How to Successfully Launch and Grow Your Local Business

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If I could go back 13 years to when I first launched my marketing company, I would do things a little differently. Of course, I’ve learned a lot along my entrepreneurial journey, and am much savvier about running a business now than I was then.

Recently, I launched a second business—a local craft workshop company—and was able to learn from my own wisdom gleaned from mistakes made with the first. May you also benefit from these tips so that you get to success even faster than I did!

1. Invest in getting off on the right foot

With my first business, I was reluctant to spend even a dime on anything related to my business if there was even the slightest possibility I could do it myself. But I have learned that just because you can DIY doesn’t mean you always should.

Case in point: I designed my first website. And this was long before the days of easy-to-use website builder tools. So it looked like I, a non-graphic designer, created it. Nothing to write home about. I cringe at the memory. Now I use Wix and pay for the premium service to customize the site exactly how I need it.

2. DIY your marketing . . . but pay for it, too

I’m fortunate in that I run a marketing firm, so I’m adept at posting to social media, writing blog posts, and sending emails to promote my new business. But you might not be quite as savvy at marketing as I am, or you might be focused on other aspects of running your company.

Know where your weaknesses are and spend money to shore them up. Hire a part-time consultant to help with the marketing you can’t or don’t want to do yourself.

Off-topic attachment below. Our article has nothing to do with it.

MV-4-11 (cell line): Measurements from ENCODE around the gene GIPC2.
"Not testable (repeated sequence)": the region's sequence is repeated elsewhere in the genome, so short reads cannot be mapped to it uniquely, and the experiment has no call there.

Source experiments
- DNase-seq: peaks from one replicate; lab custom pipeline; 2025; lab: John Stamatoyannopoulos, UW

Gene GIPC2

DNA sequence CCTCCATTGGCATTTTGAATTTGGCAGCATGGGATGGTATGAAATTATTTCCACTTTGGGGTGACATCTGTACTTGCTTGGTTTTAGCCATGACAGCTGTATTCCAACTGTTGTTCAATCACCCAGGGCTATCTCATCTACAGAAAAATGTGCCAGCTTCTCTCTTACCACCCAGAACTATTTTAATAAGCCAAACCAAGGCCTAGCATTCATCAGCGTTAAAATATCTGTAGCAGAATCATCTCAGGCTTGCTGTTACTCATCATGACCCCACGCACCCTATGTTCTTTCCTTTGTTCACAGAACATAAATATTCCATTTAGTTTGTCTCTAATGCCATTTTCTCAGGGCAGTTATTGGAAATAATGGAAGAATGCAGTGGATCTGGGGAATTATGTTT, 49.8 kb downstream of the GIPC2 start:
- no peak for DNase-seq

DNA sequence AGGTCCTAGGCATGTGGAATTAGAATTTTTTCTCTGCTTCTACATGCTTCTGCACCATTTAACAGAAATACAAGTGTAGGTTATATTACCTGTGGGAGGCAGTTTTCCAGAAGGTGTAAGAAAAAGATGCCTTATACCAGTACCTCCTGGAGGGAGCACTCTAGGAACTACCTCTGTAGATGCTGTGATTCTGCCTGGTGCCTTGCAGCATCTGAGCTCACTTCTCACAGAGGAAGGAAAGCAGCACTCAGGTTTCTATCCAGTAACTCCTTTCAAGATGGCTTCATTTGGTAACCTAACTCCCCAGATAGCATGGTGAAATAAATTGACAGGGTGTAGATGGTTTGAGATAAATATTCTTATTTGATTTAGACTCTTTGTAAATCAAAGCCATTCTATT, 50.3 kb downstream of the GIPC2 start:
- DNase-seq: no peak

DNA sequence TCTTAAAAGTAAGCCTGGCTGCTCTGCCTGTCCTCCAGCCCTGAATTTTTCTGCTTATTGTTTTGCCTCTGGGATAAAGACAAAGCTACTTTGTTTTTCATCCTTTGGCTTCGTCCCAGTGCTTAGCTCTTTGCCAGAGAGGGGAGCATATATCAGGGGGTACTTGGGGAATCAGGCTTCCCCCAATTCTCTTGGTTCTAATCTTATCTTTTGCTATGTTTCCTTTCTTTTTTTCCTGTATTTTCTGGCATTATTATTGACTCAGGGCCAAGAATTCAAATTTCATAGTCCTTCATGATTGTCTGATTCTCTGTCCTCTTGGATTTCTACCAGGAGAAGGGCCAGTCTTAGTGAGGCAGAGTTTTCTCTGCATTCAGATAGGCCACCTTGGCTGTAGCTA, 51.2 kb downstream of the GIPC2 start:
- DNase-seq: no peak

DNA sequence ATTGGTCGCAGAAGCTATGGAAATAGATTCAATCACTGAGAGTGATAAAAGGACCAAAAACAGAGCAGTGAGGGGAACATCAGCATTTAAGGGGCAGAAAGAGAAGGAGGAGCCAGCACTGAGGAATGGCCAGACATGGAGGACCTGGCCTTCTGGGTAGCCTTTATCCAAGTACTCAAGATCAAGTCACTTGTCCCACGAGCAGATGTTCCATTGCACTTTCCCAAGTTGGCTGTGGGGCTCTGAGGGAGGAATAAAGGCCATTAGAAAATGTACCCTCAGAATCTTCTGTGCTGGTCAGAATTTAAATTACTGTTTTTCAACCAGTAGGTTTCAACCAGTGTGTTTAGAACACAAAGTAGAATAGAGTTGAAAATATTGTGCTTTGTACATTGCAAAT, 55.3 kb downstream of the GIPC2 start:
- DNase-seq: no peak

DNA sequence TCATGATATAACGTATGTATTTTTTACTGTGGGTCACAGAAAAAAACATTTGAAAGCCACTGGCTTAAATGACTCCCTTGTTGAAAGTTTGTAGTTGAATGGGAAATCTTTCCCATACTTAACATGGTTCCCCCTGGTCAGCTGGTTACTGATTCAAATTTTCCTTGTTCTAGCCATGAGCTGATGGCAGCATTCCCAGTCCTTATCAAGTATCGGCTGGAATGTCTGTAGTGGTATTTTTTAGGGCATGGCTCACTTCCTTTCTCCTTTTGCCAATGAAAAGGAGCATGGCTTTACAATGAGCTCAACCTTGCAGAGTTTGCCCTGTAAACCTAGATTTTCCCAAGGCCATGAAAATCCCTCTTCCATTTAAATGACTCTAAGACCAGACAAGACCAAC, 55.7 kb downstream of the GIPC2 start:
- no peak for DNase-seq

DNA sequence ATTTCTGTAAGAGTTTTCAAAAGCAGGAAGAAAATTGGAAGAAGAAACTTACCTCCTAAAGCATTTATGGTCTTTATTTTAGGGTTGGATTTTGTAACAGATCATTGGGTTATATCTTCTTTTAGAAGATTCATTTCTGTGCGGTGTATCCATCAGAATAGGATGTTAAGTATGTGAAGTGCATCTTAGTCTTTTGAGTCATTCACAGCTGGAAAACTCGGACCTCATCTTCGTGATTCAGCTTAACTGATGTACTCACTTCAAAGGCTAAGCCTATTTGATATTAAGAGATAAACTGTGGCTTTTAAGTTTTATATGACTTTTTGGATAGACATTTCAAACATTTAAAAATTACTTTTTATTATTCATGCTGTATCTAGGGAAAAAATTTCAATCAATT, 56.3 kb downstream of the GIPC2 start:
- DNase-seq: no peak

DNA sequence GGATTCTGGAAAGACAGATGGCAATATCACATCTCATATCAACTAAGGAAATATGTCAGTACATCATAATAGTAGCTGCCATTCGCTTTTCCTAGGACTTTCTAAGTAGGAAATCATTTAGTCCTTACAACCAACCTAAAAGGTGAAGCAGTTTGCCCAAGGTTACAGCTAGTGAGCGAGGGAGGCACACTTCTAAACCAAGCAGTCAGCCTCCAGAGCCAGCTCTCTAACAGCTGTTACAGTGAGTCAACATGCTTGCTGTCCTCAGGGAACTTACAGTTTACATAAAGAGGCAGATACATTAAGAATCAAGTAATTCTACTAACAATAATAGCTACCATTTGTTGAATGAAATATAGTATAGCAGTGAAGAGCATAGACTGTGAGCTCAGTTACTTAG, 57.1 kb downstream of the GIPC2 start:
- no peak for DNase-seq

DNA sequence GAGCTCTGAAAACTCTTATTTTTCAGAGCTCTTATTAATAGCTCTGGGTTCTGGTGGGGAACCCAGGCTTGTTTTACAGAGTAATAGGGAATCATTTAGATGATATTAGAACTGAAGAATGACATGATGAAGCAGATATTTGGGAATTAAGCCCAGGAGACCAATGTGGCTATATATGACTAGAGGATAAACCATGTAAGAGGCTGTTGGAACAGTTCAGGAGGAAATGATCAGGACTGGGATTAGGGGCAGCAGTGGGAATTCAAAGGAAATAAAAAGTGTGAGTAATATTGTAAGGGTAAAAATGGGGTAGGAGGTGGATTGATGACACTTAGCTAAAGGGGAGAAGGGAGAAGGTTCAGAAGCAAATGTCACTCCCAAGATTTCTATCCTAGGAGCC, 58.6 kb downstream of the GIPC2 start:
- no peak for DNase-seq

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Most of the money I’ve made with my craft business so far has gone into marketing, and I don’t regret that decision at all. I invested in a six-month membership for a Meetup account . . . and within two weeks had booked a class that more than covered that investment through my Meetup group. I paid for a feature on Wix that allows me to book classes without paying a fee for it, and I’ve more than made up the difference. Yes, it’s scary to spend money when you barely have any, but when you can do more with your business, faster, it’s well worth the investment.

3. Establish your local presence

One thing that’s been different for me with this second business I’ve launched is that it’s locally focused. I host craft workshops at venues in my San Diego neighborhood, which means I need to be known to locals.

If you’ve got a local business association, I highly recommend attending regular meetings and mixers, not necessarily with the goal of selling, but simply focusing on building relationships. I am a member of my business association, and those relationships I’ve nurtured over the years are now paying off: now all I have to do is ask a local restaurant or bar owner if I can host an event at their location, and they’re happy to help me.

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